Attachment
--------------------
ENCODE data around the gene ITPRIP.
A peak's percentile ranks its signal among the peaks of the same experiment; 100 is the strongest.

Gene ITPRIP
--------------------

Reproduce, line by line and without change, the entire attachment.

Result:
ENCODE data around the gene ITPRIP.
A peak's percentile ranks its signal among the peaks of the same experiment; 100 is the strongest.

Gene ITPRIP